There is however another side to hiding story content that’s been rightly called out in response to “just hide everything”, which is that the community can’t call Blizzard out on mistakes or things that are otherwise insensitive (such as Pelagos’ pronouns being changed from they/them to he/him in SL Alpha, the “Purge Squad” NPCs in Vol’dun or the 8.1 PTR version of Darkshore). This is definitely a hard problem to solve while still wanting to hide story content.
Primarily, I feel like the responsibility of fact/sensitivity checking the story shouldn’t rest with the players. There’s a separate discussion to be had about using the public for testing of new gameplay systems, technical changes or backwards compatibility, which requires a large amount of people to squash out all the bugs or provide feedback. But out of all things in the game, story is probably the thing that needs the least “mass public testing”. Historically this hasn’t been something the community tends to trust Blizzard with (and rightly so), yet I don’t think it’s a good thing to let them keep putting this kind of responsibility on the players instead of allocating resources towards fixing this internally. Here’s some ideas on how to go about that.
- A diverse team wearing red shirts
Blizzard should have more than enough personnel to fact check their story with previous content (if not, just hire a certain person wearing a red shirt or someone who knows their way around Wowpedia), and especially with their recent push of being a more diverse and accepting company, also now have enough of a range of people to call out any things that could be seen as too insensitive/offensive (if not, maybe keep hiring). This kind of checking can be done through wider internal dogfooding and/or even better, having a small (but diverse) quality assurance team go over everything specifically story related as its being added, also making the amount of content that needs to be redone if something needs to be changed very minimal.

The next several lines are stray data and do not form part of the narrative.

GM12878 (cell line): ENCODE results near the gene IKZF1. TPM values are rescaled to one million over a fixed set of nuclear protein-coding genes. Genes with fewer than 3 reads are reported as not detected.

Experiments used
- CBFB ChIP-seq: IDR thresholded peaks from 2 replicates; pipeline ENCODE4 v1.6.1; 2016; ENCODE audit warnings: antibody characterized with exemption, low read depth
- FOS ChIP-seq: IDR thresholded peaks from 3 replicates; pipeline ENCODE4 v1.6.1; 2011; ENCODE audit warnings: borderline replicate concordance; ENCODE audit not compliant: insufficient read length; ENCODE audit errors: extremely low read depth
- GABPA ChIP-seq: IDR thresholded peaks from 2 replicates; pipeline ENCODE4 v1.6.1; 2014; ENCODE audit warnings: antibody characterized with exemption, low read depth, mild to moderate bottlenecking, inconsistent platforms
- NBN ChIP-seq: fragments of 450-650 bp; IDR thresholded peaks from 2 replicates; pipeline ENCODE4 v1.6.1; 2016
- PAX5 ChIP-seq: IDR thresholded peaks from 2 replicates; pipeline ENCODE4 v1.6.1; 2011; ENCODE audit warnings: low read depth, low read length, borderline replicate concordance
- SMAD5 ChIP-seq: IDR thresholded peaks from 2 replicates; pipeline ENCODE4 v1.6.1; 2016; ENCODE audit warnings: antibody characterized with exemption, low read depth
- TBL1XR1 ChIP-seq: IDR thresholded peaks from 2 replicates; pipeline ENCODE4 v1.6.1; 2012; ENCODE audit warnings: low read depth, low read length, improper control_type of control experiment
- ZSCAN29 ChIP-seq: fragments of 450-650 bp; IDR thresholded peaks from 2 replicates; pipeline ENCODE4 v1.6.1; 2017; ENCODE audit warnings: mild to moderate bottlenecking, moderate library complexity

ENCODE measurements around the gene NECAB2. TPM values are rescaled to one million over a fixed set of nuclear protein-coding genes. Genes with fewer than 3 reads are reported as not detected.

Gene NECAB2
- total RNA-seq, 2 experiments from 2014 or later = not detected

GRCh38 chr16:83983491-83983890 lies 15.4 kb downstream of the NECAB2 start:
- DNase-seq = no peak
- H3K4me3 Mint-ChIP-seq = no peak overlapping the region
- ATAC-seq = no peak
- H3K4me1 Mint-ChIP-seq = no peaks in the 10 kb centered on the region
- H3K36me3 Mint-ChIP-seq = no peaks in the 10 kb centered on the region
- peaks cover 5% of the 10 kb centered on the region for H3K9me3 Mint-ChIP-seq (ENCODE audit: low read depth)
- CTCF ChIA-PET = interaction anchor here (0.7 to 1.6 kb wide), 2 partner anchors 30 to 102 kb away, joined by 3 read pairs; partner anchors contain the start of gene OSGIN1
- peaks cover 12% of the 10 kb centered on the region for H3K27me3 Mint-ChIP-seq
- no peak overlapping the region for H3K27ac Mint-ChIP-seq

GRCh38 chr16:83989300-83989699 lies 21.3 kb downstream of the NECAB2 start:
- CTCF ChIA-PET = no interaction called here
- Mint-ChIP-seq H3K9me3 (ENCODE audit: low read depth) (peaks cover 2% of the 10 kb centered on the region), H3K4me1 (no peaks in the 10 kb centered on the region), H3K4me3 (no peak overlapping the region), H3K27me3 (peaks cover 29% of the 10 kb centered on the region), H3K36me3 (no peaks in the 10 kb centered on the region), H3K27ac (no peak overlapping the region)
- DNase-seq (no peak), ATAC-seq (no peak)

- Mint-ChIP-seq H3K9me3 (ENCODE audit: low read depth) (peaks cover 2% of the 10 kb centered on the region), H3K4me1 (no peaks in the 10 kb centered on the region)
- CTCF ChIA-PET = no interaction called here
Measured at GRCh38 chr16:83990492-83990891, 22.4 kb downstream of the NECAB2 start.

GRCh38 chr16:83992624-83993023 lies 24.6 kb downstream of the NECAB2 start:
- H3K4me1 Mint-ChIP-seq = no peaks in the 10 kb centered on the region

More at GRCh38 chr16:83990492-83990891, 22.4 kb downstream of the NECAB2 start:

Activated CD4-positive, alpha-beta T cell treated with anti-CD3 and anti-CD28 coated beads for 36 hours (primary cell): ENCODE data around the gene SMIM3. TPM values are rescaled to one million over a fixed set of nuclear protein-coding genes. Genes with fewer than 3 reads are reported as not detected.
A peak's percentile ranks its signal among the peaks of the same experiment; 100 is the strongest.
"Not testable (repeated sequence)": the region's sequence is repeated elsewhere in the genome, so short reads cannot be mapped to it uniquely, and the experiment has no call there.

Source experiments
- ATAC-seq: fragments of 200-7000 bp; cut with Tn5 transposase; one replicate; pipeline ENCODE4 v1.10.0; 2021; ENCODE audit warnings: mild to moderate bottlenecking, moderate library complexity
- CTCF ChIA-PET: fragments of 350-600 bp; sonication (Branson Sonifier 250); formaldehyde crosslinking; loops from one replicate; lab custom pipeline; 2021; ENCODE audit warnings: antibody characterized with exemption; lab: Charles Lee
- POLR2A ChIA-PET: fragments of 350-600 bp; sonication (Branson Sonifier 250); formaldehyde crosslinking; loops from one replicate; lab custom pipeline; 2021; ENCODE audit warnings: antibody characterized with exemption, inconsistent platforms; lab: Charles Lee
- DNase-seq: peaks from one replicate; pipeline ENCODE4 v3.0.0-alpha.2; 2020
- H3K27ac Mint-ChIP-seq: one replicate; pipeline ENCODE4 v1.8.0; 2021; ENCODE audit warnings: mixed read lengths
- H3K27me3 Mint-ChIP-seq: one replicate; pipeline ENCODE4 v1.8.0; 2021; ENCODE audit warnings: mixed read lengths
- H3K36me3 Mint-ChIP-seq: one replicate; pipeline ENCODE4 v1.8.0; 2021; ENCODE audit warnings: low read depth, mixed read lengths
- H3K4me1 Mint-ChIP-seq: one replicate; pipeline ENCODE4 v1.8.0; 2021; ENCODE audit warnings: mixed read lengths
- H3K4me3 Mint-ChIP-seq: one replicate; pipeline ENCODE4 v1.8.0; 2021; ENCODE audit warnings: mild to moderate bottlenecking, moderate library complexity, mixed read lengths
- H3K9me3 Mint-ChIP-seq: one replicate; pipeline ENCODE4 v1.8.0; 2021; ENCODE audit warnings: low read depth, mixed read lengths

- PTR, but changing the “public” into “private”
Another suggestion I’ve seen is making a private, under NDA group of players to go through content before its release to the wider public. Less of a fan of that idea as NDAs haven’t been very effective in WoW’s past and seeing this is somewhat public also opens up the risk to that client being datamined, even if encrypted, through someone leaking the key to fansites for example.
- Hide all* the things
The straightforward suggestion is to just hide everything story related (*or at least the main storyline) and if things were to pop up, hotfix/change things ASAP as is possible with the technology they have these days. That would however get into retcon/too late territory, especially if something like VO needs to be rerecorded or assets need to be changed at which point most players would have already done the content. This is likely also one of the most resource intensive things as it would just apply to PTR and require more internal testing.
Each of these suggestions have their pros/cons, and maybe a combination of parts of these could be a solution in itself. There could also be more suggestions/solutions that I haven’t seen/thought of, as well as issues I’ve missed (just like some of the ones I described earlier that I learnt about recently).
I’m not expecting a lot of communication from Blizz about this as they’ve been very silent on these topics in the past, likely due to the inherent gray area that datamining resides in. My hope is that we can at least help Blizzard by giving them some ideas on keeping the “sense of discovery and exploration” while also allowing for feedback as well as not ruining every use case of datamining by making it impossible altogether, which would be damaging to the ecosystem that’s built up based on datamining over WoW’s lifetime.
Having said all that, I’d love more opinions in regards to datamining from fellow council members. I’ve pretty much lived in a bubble with fellow dataminers/hype enthusiasts this last decade or so and welcome more viewpoints on it.
If you’re not on the council and are reading this and want to point out a glaring mistake, omission or have a suggestion that you think would fit this thread, you can tweet me @Marlamin and or mail me at email@example.com.